COMMENTARY | The Atlanta Braves did not exactly steamroll their way into the playoffs down the stretch.
But as the wild-card-winning St. Louis Cardinals proved in 2012, it isn't always how you get there that matters, so long as you get there somehow.
Over the last month of the regular season, the Braves have been feebly crawling toward the finish line like a dying man in the desert in search of something to drink. Atlanta's 13-14 September record saw it lose five games off its divisional lead, and its sluggish finish caused the Braves to miss out on home-field advantage by one game.
Soon the calendar will flip and the bright lights of October will begin shining down on these players like the single-bulbed spotlight in a police-interrogation room. Let's analyze who will be most equipped to handle the pressures of the postseason by looking at the players riding a wave of success into the playoffs, as well as those who have plodded their way to the finish line.
Freddie Freeman: Like Chipper Jones in 1999, Freeman tried his best to use the month of September as a resume-filler for his impending candidacy as the NL MVP.
Freeman hit .379 with six home runs and 20 RBIs over the final 27 games of the year. His on-base percentage (.451), slugging (.632) and OPS (1.083) during September were all his best of the season. If those numbers were not already good enough, Freeman is also taking an eight-game hitting streak with him into the playoffs.
Evan Gattis: El Oso Blanco finished his rookie season by going 3-for-5 and belting home run No. 21, which led all NL catchers in 2013. However, the most promising sign for fans should be the fact that Gattis has started to put wood on the ball more consistently.
Gattis went 10-for-24 over the final six games of the season, striking out only twice. If the Braves are going to be able to count on him in the middle of their order in the postseason, he must continue to be a tough out for opposing pitchers.
Justin Upton: The eldest Upton started the month off miserably but has since begun heating up for October. Upton hit safely in 12 of the final 15 games, including ending the season with five hits in his final 10 at-bats.
Upton has been the quintessential hot-and-cold hitter for the Braves in his first season. He hit 12 home runs in April, and eight homers in August, but he hit no more than two in any other month of the season. Fans hope his latest exploits means he is warming back up at the exact right time.
Kris Medlen: Remember when Brandon Beachy was about to return from injury and people were suggesting Medlen would be better off in the bullpen? Oops!
Thankfully, Medlen stayed with the starting staff and turned his season around in a big way. Medlen went 5-0 with a 0.84 ERA over his last six starts, and he capped off his regular season by taking a no-hitter into the seventh inning in the Braves' 1-0 victory over Philadelphia Phillies on Sept. 27.
Medlen's hot September has pushed him from a potential middle-relief castoff to Atlanta's presumptive Game 1 starter in the playoffs.
Chris Johnson: It's hard to say a hitter batting .321 is in a slump, but maybe just a slump by his lofty standards. Johnson has hit a very respectable .286 during the month of September, but for a man for was in a dogfight for an NL batting title, this simply wasn't good enough.
He dropped 12 points off his batting average and surrendered his claim on the NL lead to Colorado Rockies right fielder Michael Cuddyer. Johnson managed only seven multi-hit games over the last part of the MLB schedule, which was his worst month since taking over for Juan Francisco full time as the starting Atlanta third baseman.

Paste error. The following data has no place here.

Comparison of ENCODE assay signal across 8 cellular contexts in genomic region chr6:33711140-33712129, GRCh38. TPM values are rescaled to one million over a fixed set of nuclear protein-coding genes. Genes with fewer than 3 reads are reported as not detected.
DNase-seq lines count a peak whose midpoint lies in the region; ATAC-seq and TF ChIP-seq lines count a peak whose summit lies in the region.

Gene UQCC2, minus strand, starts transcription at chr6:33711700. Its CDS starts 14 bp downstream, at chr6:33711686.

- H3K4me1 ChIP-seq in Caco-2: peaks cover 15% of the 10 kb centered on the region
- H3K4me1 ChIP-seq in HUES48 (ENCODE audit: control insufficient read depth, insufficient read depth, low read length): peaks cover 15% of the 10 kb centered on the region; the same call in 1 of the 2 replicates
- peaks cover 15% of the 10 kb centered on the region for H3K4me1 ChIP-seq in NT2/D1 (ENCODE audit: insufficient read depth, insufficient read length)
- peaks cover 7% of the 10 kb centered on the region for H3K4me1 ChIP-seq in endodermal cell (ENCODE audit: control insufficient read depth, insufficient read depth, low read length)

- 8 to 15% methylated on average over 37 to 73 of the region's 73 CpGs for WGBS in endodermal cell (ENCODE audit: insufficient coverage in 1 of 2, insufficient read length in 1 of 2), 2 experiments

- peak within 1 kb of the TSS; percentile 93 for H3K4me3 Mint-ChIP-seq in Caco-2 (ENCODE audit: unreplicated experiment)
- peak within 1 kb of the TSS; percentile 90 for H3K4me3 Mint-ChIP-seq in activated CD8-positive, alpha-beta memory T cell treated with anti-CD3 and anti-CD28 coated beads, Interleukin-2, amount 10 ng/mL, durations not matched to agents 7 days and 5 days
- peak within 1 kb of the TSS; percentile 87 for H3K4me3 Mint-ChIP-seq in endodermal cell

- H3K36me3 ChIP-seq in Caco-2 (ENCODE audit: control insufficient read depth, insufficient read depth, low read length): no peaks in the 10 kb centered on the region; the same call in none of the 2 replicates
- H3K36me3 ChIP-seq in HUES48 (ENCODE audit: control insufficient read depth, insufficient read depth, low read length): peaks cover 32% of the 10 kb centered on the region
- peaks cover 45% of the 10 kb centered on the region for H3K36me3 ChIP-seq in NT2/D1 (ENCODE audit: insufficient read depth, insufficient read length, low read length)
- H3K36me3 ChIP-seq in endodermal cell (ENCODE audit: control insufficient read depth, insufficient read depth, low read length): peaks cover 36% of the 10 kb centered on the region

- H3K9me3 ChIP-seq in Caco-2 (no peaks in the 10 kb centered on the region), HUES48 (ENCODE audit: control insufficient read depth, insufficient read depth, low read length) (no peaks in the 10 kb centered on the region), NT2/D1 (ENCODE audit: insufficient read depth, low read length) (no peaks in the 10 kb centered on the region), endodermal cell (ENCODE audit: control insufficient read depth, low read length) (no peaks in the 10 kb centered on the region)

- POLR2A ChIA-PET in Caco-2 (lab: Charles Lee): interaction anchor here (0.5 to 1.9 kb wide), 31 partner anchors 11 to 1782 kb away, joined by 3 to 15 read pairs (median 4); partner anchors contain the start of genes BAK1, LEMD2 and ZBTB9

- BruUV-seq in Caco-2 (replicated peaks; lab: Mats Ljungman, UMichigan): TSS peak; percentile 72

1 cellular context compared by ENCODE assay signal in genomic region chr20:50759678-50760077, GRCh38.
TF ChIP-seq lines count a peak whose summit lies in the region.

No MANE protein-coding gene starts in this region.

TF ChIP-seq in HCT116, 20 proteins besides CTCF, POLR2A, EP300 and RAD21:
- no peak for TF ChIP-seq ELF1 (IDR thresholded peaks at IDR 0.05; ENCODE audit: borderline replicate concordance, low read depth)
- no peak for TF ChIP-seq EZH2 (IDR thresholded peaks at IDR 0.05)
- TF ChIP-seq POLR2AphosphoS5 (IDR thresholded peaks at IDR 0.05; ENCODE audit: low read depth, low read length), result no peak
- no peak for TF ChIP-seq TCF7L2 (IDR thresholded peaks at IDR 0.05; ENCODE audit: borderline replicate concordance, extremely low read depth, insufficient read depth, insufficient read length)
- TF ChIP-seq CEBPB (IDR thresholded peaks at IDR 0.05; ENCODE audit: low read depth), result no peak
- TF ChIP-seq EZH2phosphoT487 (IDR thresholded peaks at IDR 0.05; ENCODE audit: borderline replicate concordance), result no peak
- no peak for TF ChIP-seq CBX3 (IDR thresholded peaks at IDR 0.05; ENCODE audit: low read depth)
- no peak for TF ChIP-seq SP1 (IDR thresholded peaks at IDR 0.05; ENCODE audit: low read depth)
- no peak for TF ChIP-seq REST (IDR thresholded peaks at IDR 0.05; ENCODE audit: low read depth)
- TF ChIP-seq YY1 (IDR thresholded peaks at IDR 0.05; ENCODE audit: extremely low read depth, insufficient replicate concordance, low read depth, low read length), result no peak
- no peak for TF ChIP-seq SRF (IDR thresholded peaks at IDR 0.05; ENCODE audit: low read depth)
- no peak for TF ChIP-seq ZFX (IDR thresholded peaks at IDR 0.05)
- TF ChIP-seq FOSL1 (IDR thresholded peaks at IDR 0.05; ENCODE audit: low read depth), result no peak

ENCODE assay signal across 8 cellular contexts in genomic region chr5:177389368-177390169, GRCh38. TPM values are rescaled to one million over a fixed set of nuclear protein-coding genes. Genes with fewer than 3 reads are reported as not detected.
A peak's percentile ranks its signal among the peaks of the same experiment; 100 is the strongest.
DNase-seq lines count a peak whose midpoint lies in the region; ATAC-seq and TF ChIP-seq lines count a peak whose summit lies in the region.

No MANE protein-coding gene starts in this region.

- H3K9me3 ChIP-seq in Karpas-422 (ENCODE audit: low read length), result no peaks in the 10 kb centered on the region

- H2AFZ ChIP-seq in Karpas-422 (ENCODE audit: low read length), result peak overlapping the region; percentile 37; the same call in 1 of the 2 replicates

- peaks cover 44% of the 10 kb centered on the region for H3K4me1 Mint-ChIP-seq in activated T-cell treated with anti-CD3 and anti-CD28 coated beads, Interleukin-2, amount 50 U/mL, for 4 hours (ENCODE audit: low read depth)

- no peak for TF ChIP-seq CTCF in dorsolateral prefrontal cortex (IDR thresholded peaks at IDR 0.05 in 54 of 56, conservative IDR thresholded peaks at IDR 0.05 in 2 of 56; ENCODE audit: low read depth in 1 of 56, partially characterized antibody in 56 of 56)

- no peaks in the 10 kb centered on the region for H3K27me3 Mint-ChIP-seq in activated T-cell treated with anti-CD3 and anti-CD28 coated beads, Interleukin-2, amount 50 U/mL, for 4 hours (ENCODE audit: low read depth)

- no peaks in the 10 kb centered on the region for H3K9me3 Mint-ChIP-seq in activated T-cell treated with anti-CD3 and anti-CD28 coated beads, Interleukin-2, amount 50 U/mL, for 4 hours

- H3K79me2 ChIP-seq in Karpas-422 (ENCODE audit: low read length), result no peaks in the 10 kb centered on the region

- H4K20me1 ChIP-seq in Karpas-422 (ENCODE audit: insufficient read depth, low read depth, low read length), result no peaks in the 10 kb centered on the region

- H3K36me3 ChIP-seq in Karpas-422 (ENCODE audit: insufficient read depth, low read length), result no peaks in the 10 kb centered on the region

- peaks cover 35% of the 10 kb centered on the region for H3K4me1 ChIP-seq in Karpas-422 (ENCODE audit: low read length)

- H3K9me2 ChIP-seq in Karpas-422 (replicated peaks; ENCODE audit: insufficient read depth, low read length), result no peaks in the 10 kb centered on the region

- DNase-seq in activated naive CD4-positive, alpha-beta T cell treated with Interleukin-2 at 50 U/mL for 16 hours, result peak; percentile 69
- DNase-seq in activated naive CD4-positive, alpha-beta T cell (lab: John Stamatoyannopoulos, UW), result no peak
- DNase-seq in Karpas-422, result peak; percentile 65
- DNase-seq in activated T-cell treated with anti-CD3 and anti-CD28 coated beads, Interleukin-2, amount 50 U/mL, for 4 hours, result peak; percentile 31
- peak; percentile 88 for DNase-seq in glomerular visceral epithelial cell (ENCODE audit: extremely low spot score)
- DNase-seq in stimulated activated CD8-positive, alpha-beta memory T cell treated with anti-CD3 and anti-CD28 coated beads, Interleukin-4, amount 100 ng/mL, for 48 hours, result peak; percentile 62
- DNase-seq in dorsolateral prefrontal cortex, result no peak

Johnson ended the regular season in a 2-for-23 funk.
Jordan Walden: With Walden acting as the bridge to Craig Kimbrel this season, it was as though the Braves had two closers. However, in September, his teammates had to start referring to him as Wile E. Coyote given the fact that he fell right off a cliff with nothing more than a tiny ACME umbrella for protection.
Walden surrendered six runs in his last three appearances and allowed his ERA to rise by more than one full run. He also gave up two home runs during his last 2 1/3 innings, which was the same number of long balls he coughed up over the previous 44 2/3 innings.
Brian McCann: Although he may be hot "under the collar" after rightfully going full-Hulk on Milwaukee Brewers hotdog Carlos Gomez for rounding the bases in a less-than-lady-like manner, McCann still finds himself on the cold side of the Braves' equation heading into the postseason.
Manager Fredi Gonzalez may have something to do with McCann's .170 batting average for the month of September as the Atlanta skipper decided to play his All-Star backstop very infrequently over the last portion of the schedule. McCann has played no more than three consecutive games this month, and he sat out 10 of the Braves' final 26 games. A groin injury shelved McCann for the final two games of the regular season, but he is expected to be ready to start Game 1 of the playoffs.
B.J. Upton and Dan Uggla: Atlanta's slugging second baseman had a three-game hitting streak in the middle of the month, but. unfortunately, that was the very thinly sliced meat in an otherwise mostly 0-for-sandwich. Uggla hit just .128 in September, which was technically 45 points higher than the .083 he hit in August.
Uggla's middling sidekick also kept up with his career-worst season as Upton hit .106 in September and has capped off his forgettable year with a 0-for-16 clip.
Uggla and Upton have struggled to even make it on the field of late as it appears Gonzalez has finally lost faith in the two highest-paid players on the roster.
Anthony Schreiber is a freelance sportswriter who has been following the Atlanta Braves for over 20 years. He has penned articles for a variety of online publications and magazines.
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